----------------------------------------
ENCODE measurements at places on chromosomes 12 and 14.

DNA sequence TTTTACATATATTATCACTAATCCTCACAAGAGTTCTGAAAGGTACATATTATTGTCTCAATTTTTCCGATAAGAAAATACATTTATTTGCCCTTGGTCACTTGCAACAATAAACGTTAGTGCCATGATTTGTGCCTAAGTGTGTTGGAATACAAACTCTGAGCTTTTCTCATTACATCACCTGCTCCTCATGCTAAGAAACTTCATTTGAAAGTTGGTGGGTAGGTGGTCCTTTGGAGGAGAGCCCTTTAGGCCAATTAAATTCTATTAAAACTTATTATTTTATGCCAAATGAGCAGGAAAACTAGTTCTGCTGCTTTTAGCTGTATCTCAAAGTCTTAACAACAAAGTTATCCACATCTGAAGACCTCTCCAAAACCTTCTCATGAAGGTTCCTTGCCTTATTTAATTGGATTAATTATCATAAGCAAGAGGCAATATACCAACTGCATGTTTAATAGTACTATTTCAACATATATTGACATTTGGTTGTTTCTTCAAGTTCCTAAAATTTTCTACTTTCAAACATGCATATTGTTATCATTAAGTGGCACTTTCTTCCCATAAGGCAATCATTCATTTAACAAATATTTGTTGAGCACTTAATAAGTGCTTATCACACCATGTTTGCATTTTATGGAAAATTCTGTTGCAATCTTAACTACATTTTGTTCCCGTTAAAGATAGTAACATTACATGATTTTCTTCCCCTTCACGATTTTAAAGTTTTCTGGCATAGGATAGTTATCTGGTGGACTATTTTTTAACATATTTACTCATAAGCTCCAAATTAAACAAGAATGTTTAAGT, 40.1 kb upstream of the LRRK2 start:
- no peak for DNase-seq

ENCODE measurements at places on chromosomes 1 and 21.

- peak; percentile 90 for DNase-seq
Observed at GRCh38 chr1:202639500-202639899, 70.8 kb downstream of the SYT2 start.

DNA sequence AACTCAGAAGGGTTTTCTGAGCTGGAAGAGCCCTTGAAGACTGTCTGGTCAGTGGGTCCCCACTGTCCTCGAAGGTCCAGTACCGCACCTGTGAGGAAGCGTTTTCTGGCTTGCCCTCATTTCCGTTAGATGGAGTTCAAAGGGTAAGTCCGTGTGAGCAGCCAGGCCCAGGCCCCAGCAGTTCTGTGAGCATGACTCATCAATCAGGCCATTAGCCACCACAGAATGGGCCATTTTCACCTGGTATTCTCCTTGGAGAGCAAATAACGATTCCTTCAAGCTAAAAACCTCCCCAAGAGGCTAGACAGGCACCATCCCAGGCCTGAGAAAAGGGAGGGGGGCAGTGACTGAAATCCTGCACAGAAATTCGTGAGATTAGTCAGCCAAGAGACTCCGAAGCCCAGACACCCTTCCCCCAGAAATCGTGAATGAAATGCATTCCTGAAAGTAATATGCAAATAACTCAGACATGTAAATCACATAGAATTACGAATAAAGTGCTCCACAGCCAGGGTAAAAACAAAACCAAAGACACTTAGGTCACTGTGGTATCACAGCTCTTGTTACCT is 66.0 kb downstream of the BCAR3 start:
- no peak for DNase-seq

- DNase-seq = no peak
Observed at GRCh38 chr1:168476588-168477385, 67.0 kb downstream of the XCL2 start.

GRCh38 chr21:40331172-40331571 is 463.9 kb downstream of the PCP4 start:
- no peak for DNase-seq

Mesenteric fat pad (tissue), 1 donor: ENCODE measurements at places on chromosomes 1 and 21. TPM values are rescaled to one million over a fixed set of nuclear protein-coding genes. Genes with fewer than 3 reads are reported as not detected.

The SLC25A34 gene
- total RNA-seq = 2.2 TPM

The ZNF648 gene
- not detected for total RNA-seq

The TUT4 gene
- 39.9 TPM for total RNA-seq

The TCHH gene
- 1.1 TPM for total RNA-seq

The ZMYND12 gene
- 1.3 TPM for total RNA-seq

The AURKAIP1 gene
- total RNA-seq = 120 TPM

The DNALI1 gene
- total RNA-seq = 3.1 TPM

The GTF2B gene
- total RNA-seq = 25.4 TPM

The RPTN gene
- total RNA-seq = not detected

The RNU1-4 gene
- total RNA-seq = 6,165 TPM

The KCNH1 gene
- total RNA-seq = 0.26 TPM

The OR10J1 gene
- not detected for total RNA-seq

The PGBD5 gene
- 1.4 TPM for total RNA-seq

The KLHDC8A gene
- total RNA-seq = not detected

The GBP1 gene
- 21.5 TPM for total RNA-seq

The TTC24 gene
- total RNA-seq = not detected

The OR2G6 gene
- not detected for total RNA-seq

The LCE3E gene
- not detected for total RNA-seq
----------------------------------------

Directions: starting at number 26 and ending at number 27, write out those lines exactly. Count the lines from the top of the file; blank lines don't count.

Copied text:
The DNALI1 gene
- total RNA-seq = 3.1 TPM